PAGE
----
Witnesses should expect the Office to have carefully studied all written comments, and the Office will expect witnesses to have done the same with respect to the classes for which they will be presenting. Witnesses will be given an opportunity to provide a brief (three- to five-minute) overview of their position at the outset of the panel. After that, the hearings will focus on legal or factual issues that are unclear or underdeveloped in the written record, as identified by the Office, as well as demonstrative evidence.
The Office stresses that factual information is critical to the rulemaking process, and encourages witnesses to provide real-world examples to support their arguments. In some cases, the best way to do this may be to provide a demonstration of a claimed noninfringing use or the technologies pertinent to a proposal. As noted above, a person wishing to make such a demonstration must include a request to do so with his or her request to testify, using the appropriate space on the form described above. To ensure proper documentation of the hearings, the Office will require that a copy of any audio, visual, or audiovisual materials that have been prepared in advance (e.g., slideshows and videos) be provided to the Office at the hearing. Live demonstrations will be recorded by a videographer provided by the Office. The Office may contact witnesses individually ahead of time to ensure that demonstrations can be preserved for the record in an appropriate form.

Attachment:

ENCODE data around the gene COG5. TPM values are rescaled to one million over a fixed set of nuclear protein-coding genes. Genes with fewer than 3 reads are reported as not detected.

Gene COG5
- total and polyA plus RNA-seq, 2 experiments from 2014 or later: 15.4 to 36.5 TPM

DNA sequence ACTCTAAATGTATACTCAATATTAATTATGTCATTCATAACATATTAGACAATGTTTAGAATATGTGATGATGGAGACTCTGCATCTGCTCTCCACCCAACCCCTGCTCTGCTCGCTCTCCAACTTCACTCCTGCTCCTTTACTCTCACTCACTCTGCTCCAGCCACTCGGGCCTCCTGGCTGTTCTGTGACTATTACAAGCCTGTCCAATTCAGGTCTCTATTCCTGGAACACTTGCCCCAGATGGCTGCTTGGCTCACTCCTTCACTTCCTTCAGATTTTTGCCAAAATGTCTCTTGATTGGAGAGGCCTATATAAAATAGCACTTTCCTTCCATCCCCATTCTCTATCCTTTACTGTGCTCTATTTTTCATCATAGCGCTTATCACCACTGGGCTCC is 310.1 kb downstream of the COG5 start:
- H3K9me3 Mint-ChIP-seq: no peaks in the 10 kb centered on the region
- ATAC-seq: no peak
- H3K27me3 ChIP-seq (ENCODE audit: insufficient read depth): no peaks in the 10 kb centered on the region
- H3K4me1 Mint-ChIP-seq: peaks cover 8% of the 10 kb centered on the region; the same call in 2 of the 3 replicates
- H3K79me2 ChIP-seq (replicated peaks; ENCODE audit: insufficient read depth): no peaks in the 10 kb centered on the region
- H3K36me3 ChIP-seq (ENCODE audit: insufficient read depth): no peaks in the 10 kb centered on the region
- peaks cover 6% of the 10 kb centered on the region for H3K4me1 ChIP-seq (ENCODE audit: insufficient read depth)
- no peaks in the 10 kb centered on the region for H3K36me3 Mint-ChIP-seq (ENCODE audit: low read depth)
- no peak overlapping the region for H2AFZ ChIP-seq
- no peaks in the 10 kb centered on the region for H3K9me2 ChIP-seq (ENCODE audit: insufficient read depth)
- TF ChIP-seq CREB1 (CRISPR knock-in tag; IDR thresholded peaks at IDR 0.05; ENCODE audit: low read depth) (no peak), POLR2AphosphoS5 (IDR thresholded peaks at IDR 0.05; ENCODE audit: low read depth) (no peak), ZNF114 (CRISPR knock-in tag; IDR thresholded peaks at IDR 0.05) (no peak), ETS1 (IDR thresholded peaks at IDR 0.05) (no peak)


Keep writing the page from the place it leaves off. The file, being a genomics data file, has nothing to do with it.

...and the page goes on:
In addition to videography equipment, the Office expects to have a PC, projector, and screen in the hearing room to accommodate demonstrations. Beyond this equipment, witnesses are responsible for supplying and operating any other equipment needed for their demonstrations. Persons planning to bring additional electronic or audiovisual equipment must notify the Office at least five days in advance of their scheduled hearing date by emailing Stephen Ruwe, Assistant General Counsel, at firstname.lastname@example.org.
All hearings will be open to the public, but seating will be limited and will be provided on a first-come, first-serve basis. Witnesses and persons accompanying witnesses will be given priority in seating.
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Dated: April 7, 2015.
Jacqueline C. Charlesworth,
General Counsel and Associate Register of Copyrights.
[FR Doc. 2015-08255 Filed 4-9-15; 8:45 am]